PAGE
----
In this country of wealth and plenty, no child should have to go hungry to the point of collapse. Our government should hang its collective heads in shame that they have allowed such a situation to exist. Food banks are on the increase, as are the numbers of people who desperately need access to them. Where people are already in debt, living hand to mouth, one wage packet to the next, the loss of work can plunge a household into total crisis at no notice. This is happening. Where benefits are cut, support with housing harder to come by, budgets that would not make ends meet now cannot be stretched. What do you give up? The mobile phone that enables you to be contacted if a job comes in? Heating? The cost of fuel has been on the rise for some time. Maybe you give up the car that you depended on for shopping and that actually made you more employable. We have a structure that pretty much demands you have certain things, and increasing numbers of people who cannot afford them.

And yet in some households, perfectly good food is thrown away all the time.

I stood in a queue today and listened to an obscenely spoilt brat howling with dismay that he was being made to stand up, and was not allowed to sit in the car. From the fuss he was making, you’d think someone had told him he wasn’t going to have anything to eat that week.

It’s the perspectives that really gets me, the comfortably off who denigrate the poor and assume that poverty is proof of not working hard enough, for one. The line between viable, and unviable is thin, and seldom visible. There but for the grace of the gods, goes any of us. One big car bill you can’t pay that leads to debt, and never being able to quite get ahead again. Or that classic of a sudden health disaster that takes job, income, dignity and hope in one fell swoop.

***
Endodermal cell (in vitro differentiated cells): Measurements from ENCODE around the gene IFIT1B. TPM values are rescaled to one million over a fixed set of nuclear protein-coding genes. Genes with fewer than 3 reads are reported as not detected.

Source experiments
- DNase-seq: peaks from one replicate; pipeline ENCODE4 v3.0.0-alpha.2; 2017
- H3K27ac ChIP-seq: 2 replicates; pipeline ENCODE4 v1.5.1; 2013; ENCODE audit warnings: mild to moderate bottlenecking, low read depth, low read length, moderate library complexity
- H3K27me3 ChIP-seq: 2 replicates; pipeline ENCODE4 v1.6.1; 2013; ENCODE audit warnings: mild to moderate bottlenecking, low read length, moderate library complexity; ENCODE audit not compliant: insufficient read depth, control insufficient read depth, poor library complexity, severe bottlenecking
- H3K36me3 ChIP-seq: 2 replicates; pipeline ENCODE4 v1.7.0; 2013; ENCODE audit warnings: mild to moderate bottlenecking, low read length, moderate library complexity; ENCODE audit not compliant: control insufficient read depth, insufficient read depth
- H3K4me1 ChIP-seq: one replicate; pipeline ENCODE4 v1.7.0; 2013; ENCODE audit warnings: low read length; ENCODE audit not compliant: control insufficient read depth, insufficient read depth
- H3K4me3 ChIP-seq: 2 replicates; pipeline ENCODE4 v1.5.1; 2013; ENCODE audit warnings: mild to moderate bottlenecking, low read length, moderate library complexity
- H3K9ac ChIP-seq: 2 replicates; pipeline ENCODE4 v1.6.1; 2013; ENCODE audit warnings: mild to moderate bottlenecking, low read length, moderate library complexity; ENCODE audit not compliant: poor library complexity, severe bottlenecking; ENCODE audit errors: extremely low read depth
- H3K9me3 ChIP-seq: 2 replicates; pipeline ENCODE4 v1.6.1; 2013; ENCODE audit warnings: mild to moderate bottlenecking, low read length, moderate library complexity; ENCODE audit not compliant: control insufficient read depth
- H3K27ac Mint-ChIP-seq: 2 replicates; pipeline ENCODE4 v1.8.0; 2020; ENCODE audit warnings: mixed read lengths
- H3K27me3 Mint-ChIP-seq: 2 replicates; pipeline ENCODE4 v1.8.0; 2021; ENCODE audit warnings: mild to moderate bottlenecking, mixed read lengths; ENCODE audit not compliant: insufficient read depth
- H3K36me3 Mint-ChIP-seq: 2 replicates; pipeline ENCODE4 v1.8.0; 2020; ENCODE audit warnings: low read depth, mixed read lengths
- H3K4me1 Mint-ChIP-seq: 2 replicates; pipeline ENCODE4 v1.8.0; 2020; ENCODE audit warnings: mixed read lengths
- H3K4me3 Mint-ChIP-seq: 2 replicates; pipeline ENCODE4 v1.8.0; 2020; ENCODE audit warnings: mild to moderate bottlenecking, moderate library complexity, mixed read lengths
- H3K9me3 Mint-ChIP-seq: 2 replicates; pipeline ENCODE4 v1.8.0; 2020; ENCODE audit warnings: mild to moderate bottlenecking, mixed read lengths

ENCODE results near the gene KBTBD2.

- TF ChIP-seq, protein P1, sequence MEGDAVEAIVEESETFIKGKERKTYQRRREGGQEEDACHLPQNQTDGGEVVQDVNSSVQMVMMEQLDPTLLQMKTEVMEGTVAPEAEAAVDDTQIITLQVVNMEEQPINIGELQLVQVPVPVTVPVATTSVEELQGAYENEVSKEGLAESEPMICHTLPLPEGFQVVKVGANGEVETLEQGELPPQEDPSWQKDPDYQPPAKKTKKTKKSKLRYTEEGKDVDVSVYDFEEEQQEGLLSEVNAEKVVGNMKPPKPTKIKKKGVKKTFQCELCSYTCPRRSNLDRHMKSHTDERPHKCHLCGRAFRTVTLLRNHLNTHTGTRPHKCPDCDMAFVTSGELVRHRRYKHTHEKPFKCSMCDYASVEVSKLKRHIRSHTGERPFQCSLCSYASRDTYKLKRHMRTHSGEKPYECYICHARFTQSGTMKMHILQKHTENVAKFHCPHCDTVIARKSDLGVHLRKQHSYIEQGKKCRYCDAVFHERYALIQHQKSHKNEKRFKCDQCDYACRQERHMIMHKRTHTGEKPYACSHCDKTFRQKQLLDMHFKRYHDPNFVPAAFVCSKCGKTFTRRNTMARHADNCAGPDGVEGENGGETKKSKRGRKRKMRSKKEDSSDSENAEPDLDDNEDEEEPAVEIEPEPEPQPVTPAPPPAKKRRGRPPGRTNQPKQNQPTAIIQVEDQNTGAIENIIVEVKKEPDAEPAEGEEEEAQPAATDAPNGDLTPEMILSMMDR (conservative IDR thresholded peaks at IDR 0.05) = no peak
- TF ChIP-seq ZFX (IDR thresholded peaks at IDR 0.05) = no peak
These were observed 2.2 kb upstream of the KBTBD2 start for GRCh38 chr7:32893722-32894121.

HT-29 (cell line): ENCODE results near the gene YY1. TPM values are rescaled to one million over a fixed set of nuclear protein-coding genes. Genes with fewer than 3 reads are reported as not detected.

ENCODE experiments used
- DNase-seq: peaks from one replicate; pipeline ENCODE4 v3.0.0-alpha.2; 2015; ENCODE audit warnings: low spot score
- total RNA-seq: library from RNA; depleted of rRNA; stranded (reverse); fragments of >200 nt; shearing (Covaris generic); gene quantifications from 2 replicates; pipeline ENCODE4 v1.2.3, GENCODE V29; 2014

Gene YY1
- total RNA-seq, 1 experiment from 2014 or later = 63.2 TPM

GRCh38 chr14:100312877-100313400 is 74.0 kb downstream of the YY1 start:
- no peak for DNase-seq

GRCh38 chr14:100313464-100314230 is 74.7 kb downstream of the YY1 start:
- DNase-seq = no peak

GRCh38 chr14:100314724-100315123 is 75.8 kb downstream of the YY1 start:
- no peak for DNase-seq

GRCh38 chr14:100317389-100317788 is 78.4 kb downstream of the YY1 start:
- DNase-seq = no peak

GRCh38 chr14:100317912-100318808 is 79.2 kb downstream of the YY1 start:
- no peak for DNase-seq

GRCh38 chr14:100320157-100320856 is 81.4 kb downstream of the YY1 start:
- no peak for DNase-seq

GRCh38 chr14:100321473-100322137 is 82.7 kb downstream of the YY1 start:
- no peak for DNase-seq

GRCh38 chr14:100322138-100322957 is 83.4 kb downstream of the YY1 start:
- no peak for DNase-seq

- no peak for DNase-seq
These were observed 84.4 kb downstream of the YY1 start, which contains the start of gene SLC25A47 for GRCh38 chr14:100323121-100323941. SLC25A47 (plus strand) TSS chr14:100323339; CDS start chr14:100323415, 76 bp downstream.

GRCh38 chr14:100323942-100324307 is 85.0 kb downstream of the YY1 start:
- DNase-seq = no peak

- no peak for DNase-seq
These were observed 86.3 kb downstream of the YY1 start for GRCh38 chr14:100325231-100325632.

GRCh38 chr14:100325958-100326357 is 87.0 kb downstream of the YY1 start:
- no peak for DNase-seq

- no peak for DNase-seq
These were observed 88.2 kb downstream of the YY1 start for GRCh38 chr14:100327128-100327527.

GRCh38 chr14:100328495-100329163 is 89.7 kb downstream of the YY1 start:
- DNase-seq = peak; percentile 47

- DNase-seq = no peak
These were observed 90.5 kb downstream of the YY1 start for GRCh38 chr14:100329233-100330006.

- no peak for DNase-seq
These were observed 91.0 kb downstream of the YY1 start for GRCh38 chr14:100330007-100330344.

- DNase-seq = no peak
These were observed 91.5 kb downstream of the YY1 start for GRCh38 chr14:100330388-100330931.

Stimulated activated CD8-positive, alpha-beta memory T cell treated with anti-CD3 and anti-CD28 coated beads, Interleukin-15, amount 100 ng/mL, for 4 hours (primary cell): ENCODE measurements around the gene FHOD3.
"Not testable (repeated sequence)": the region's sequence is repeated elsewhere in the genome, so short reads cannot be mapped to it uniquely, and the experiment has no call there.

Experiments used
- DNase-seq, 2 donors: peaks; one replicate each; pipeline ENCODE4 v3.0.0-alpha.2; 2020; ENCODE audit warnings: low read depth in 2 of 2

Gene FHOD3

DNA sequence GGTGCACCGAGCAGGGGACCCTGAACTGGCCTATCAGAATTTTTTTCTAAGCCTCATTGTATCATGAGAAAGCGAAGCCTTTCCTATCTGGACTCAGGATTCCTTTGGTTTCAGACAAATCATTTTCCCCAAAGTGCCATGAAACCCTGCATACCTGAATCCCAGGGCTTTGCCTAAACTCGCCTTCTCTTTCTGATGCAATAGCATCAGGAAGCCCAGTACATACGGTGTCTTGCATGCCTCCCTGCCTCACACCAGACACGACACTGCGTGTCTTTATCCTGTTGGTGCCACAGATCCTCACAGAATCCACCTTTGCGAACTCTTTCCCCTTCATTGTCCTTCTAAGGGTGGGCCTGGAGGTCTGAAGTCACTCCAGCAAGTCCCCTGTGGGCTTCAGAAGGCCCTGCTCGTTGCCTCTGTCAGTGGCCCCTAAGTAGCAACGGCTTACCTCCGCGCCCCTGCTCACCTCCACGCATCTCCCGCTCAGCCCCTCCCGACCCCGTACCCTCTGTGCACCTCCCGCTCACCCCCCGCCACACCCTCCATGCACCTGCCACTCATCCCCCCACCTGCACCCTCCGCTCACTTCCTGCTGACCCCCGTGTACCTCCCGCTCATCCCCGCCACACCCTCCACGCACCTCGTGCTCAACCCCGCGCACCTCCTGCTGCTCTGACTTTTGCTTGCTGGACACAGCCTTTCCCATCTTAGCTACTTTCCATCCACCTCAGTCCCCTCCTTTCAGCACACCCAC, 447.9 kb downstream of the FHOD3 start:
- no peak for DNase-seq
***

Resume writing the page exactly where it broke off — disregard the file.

Any one of us could wake up tomorrow and find that some personal disaster, beyond our control, has thrown us into a state of destitution. And it happens every day, to a frighteningly large number of people.

We’re so quick to blame those less fortunate than ourselves, and so quick to assume that some inherent quality in us is keeping us in better fortune. Not luck. Not pure, blind, irrational chance. I think luck has everything to do with it. I’m lucky. I can afford to feed my child. Another woman in Gloucester, could not. If only we had a culture in which failure to look after the weakest was a source of shame, not pride. If only we could collectively stop looking for reasons to blame, and put that bit of effort into finding ways to help. If only we cared enough to notice.

I’m in a fairly affluent area, there are no hungry children on my doorstep, as far as I know. I like to think I’d have a clue if there were, and I know that if I knew, I could not stand by and do nothing.

What do Druids do on Friday the 13th?

Last time this date came around, someone landed on my blog by googling just this question. I doubt they found much to help them, but, recognising that someone wanted an answer, I thought today would be a good time to wheel one out.

The short take would be: Nothing different. (For most of us)